Game 2 - Vietnam vs Indonesia.
I decide I'm not watching this game from the stands, I am going to be curbside to support my boys. Someone comes over, tells me I cant sit there. I tell them to piss off, I'm watching my team. Instead of being moved Dung comes over, bearing the reserves tee and a few water bottles, the official leaves us be.
I shout every run, every wide and will my way to 64 runs. Indonesia make short enough work of us but we have done something we couldn't the day before and played with a lot more pride. We set a goal to bat for the whole 20 overs and did. We set a goal to get early wickets and did, we just didn't have enough runs on the board and the eventual 3rd placed Indonesia breezed past our total.
After the game we share the bus back to the hotel with the Indonesian team and we all sing songs together, providing a wonderful boost to our morale after two straight losses. Some songs are sung in Indonesian, others are in Vietnamese and it provides the perfect ending for the team and we rejoice in this game we love. We have been knocked out of the competition and we have no more games to play.
The love continues on to the bar where we celebrate with their team. I think I make it to midnight before I'm too drunk to care and go home to a snoring Angelo.
Our last day was reserved in case we somehow made it into the semi-final. After our loss to Indonesia we were out of the tournament and had a free day spare. At the last minute we booked a bus for a day tour to take us around. The team get to enjoy Malaysia and all its sights thanks to a tour guide, who speaks Vietnamese!
The boys are chuffed.
The work is done, I have no more words for the team, no instructions on how to do this or that. I feel saddened this has come to an end. So many months together as a team, fighting each and every step just to even make it to Malaysia. I know we walk away not achieving as much as we wanted but also know that everything was given in the attempt to build something out of nothing.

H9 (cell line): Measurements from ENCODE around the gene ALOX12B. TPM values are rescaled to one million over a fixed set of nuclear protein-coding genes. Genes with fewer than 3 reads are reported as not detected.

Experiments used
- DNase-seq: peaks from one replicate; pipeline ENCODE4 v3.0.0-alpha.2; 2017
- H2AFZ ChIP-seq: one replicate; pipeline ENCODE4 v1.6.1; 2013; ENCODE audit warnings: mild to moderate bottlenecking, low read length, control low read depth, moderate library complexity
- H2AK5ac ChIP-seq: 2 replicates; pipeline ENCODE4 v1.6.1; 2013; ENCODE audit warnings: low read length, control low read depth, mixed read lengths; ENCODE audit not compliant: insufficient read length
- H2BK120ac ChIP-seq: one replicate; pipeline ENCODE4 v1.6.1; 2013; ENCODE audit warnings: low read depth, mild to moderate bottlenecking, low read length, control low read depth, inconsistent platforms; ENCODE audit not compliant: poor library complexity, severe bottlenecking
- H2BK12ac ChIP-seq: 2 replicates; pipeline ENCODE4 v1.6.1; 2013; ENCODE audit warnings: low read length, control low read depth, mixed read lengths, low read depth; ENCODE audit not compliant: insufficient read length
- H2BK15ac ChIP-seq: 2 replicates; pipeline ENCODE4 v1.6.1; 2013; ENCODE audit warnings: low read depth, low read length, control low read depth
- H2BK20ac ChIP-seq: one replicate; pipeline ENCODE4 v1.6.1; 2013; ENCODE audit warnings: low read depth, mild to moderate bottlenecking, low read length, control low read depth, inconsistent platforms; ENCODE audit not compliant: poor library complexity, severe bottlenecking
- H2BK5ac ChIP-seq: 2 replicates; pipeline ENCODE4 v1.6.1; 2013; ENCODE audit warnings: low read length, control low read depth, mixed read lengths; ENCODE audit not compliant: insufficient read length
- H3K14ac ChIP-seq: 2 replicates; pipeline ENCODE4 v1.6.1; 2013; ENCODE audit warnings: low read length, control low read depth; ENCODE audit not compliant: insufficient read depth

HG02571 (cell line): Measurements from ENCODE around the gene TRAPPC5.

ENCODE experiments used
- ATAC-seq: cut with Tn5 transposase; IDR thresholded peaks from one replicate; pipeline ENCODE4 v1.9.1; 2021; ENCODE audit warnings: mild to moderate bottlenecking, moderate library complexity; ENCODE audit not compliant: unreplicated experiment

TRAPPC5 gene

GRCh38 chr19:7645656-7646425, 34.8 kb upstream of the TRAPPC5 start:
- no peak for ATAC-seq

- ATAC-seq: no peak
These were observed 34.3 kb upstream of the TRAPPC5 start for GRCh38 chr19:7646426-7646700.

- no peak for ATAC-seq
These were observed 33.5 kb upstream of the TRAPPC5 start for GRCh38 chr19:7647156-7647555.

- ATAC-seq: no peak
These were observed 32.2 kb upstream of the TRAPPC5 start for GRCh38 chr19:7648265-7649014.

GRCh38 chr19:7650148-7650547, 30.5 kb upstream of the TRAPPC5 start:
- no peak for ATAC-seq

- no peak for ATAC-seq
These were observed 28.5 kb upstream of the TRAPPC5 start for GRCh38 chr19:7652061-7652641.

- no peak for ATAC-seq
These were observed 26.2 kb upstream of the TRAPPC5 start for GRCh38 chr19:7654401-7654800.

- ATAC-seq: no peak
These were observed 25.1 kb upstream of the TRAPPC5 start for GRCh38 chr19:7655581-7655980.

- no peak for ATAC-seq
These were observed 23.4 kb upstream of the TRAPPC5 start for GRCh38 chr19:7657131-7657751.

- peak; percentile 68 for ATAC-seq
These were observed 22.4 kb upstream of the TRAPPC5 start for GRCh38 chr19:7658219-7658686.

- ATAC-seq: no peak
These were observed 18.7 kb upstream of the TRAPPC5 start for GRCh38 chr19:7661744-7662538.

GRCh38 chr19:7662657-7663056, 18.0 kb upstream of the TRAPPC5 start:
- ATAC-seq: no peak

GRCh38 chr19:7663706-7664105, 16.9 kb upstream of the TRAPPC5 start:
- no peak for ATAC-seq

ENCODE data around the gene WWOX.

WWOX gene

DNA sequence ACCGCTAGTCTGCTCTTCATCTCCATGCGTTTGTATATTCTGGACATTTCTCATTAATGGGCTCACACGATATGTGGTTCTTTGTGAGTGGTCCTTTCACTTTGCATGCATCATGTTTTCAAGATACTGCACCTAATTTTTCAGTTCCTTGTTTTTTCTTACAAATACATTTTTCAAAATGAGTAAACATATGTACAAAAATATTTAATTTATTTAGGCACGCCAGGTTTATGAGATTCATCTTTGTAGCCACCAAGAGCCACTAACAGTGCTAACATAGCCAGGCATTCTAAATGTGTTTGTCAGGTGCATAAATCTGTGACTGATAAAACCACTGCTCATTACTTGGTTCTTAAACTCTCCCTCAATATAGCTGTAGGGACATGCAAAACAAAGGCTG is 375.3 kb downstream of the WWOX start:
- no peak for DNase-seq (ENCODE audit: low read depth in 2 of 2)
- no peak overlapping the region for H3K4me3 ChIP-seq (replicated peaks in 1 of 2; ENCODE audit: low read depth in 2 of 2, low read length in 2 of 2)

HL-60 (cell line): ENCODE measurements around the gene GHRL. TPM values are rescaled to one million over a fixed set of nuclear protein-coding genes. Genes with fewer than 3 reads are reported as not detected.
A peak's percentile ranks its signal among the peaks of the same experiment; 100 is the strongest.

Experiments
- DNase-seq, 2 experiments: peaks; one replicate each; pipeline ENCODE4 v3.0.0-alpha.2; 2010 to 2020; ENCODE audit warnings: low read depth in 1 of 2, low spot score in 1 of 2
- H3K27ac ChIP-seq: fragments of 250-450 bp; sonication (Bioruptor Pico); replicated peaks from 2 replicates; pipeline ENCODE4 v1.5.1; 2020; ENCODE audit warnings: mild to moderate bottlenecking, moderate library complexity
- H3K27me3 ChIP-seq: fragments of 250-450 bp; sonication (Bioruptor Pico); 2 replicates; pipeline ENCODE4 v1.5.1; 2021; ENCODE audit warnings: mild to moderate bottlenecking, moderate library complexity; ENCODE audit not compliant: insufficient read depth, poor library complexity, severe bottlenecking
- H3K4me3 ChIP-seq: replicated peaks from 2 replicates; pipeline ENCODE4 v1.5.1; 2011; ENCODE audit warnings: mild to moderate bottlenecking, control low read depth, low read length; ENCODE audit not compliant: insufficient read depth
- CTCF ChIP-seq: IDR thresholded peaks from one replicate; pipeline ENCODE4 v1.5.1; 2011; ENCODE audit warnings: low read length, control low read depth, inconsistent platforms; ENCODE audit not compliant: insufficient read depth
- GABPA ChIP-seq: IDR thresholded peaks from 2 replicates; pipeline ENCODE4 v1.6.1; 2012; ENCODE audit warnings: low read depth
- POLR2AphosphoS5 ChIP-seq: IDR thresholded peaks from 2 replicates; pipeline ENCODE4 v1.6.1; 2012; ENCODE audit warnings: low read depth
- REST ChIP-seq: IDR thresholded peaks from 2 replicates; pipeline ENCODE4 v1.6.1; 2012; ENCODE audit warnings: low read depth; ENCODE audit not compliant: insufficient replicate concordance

I can’t imagine anyone attempting this feat, it’s completely ridiculous. It would be something akin to me flying over to Brazil to teach them rugby in six months, to then go and play at the international level. It’s just not realistic.
But that’s what we did. Took some of the greatest spirited young men of Vietnam, taught them a hundred years of cricket in a matter of months and took them to the international stage. I don’t care what anyone says about what we did, or the result that we got. Those boys made me proud. And we as a family gave it everything we had. I remember at the time bearing feelings of disappointment and of inadequacy in myself, for not doing better and not getting a victory, but now I know just how impossible of a task it was to begin with and I am glad I took it on anyway.
No amount of words can convey the commitment that was given, at all levels, to see the dream though. Nor can any words accurately describe the kind of young men that Vietnam has. All I can say is that I was proud to be there and proud to share my love of cricket with the world.
Angelo calls me
Its eight o'clock in the morning, the day after returning from Malaysia. I get a phone call waking me from my post-trip slumber. It's Angelo. I wonder to hell what he’s calling me for this early and answer.
He starts off every phone call, the same way, "So mick …" there's a pause. "I've been thinking about things." This is followed by another long pause, I don’t know if he does it deliberately or for dramatic effect but it gives me time to come to my senses after waking.
I respond with a vague ‘yeah, what's up mate?’
Angelo continues, “Umm… I've been thinking ... You know, we did such a good job with this team and ... and I think we should create a Vietnamese cricket team.”
"Huh?" I reply, wondering if I've gone back in time or if he's forgotten what we just did.
"A Vietnamese team to play in the Vietnam Cricket League."
I get out of bed ...